I also love getting to work directly with this great team. They really know their stuff, and know how to get it across to people. It is satisfying to see our work getting into the hands of the people that need it and appreciate it.
I have taken two courses with CHI, focused on Reflectance Transformation Imaging (RTI) and 3D photogrammetric modeling, and have come away from both workshops with the deep technical understanding necessary to implement both techniques with confidence.
In professional fields where most practitioners of these techniques are self-taught (as I was), CHI is performing an invaluable service. By "deep-diving" into the computational processes that RTI and 3D modeling rely on, a true understanding of how to produce quality and precise results in any environment is developed. It is this true understanding that will enable the students of CHI's workshops to excel in the field, and to continue demonstrating ideal practices to their peers.
Beyond their ability to teach a fantastic workshop, the CHI team promotes an environment of knowledge sharing and enthusiasm, evident in their commitment to open-source software development. Each team member is endlessly enthusiastic to answer questions and discuss potential applications of these tools. I'm looking forward to crossing paths with this fantastic non-profit in the future.
Cultural Heritage Imaging has a deep passion for documenting and preserving art, history, and culture. They do this through training programs, free support forums, the development of open source software and user guides. A core principle of the organization is to teach people to fish enabling many people to adopt photography based scientific imaging in their day to day work. The organization is small, and they collaborate with a wide variety of research labs, universities, museums, libraries, archives, and historic sites.
As an emerging art conservator, I am no stranger to the value of digital tools for the documentation and analysis of cultural heritage. However, my ability to use the technologies available in an efficient way relies heavily on the work of the Cultural Heritage Imaging (CHI) team. CHI makes computational photographic techniques accessible to non-specialists.
The CHI team consists of three total gurus. Carla Schroer brings business and tech know-how from years of work in Silicon Valley earlier in her career. She has a warm and direct teaching style that is accessible no matter your photography/imaging background. Mark Mudge is a true visionary; he is rigorous and inventive, and always carefully pushing the brink of what’s possible. Marlin Lum is the photographer of the group and a master at fabricating the perfect tool/workstation for the capture of near-perfect source images. His never-ending positivity is contagious.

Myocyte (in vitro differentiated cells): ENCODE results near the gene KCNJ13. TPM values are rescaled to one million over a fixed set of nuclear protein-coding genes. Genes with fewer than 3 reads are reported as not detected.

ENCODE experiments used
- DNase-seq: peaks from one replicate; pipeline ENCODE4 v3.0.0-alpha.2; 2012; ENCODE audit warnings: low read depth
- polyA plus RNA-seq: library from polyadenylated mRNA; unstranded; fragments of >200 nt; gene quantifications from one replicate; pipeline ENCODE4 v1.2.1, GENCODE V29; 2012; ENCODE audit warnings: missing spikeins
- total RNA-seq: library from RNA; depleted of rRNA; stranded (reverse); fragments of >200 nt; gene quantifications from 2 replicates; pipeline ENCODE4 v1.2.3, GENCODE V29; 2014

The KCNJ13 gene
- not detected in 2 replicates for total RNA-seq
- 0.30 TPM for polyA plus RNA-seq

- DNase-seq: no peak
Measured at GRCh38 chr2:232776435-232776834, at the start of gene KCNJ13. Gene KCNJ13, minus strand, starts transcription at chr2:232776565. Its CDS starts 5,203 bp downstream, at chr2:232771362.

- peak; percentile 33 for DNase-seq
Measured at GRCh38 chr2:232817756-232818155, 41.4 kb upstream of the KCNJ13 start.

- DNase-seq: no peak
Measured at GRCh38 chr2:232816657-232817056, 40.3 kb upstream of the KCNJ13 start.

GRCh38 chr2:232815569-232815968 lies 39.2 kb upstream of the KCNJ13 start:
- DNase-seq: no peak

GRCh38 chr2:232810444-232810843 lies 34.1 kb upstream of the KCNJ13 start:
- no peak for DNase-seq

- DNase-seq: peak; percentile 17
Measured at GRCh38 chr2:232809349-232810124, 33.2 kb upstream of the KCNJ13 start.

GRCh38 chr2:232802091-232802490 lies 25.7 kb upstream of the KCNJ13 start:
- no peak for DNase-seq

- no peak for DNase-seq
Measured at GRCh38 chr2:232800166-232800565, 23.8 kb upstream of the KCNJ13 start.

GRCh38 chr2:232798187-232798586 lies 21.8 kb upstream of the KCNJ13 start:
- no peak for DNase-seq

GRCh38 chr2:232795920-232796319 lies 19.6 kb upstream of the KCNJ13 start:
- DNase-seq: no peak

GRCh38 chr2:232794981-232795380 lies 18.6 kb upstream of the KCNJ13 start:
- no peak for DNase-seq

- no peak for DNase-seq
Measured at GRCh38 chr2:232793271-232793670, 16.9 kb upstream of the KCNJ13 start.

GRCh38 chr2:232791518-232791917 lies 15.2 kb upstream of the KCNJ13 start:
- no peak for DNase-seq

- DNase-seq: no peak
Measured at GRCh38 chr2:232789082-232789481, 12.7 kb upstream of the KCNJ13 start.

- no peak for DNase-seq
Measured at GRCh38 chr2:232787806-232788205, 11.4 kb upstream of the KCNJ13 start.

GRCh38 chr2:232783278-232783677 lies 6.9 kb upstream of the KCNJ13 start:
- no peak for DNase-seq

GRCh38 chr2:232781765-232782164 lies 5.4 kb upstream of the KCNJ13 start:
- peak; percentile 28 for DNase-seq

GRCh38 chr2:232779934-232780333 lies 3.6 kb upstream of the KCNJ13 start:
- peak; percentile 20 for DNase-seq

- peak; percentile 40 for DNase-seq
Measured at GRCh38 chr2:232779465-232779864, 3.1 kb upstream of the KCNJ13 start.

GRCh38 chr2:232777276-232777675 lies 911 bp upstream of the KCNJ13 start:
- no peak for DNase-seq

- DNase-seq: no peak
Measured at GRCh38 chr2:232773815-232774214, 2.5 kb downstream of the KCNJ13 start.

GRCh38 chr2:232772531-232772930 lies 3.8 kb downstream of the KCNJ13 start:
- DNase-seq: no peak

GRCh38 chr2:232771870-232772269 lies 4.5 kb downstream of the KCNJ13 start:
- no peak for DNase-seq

If you have an opportunity to take a training course at CHI, you will not regret it. Not only is there immense value to the techniques they are teaching, but it’s obvious that they love sharing knowledge and truly believe in the power of the tools they are teaching.
Cultural Heritage Imaging is committed to the field of heritage preservation through their avid work in exploring the latest technologies available for documentation. I have been fortunate enough to attend two of their workshops now - one on RTI, and another on 3D Photogrammetry - and each week-long course taught me a customized quality skill set that I would not have been able to get anywhere else. I admire their dedication to the work that they do and am grateful to all the funding that has enabled them to share (and keep sharing) their work so broadly.
The greatest testimony to the standing of CHI's work in its field is the long list of eminent institutions that have collaborated with CHI - including the Metropolitan Museum of Art, Museum of Modern Art, the Smithsonian Institution in the US and many others internationally. From a governance perspective, CHI is meticulously managed and led. Over the past decade and a half, CHI has done more than anyone to advance the use digital photography and advanced computational technology to capture and document cultural, historic and artistic treasures.